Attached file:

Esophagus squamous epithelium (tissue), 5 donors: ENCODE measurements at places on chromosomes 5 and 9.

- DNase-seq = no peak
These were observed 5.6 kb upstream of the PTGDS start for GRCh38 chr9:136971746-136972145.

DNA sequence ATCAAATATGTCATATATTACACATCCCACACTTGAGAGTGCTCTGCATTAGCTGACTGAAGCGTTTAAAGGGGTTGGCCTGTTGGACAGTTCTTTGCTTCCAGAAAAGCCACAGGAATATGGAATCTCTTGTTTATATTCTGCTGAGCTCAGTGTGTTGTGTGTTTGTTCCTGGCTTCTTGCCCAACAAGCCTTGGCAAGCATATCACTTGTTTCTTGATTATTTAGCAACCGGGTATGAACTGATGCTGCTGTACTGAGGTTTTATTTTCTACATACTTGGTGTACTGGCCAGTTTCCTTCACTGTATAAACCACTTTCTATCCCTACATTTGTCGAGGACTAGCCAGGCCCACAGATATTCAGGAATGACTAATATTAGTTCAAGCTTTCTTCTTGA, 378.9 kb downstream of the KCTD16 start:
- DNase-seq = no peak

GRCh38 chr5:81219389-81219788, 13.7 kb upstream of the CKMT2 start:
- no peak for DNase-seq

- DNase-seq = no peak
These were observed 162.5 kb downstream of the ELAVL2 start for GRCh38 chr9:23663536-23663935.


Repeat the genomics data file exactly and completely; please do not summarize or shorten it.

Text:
Esophagus squamous epithelium (tissue), 5 donors: ENCODE measurements at places on chromosomes 5 and 9.

- DNase-seq = no peak
These were observed 5.6 kb upstream of the PTGDS start for GRCh38 chr9:136971746-136972145.

DNA sequence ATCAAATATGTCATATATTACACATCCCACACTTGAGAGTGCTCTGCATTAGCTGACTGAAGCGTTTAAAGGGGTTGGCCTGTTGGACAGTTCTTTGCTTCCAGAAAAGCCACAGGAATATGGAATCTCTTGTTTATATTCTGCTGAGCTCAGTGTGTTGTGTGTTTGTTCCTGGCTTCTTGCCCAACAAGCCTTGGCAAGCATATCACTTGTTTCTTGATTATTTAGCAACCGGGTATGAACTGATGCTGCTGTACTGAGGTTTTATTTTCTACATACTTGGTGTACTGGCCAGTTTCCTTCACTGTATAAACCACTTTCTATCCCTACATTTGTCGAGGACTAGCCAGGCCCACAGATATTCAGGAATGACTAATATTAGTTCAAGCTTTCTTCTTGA, 378.9 kb downstream of the KCTD16 start:
- DNase-seq = no peak

GRCh38 chr5:81219389-81219788, 13.7 kb upstream of the CKMT2 start:
- no peak for DNase-seq

- DNase-seq = no peak
These were observed 162.5 kb downstream of the ELAVL2 start for GRCh38 chr9:23663536-23663935.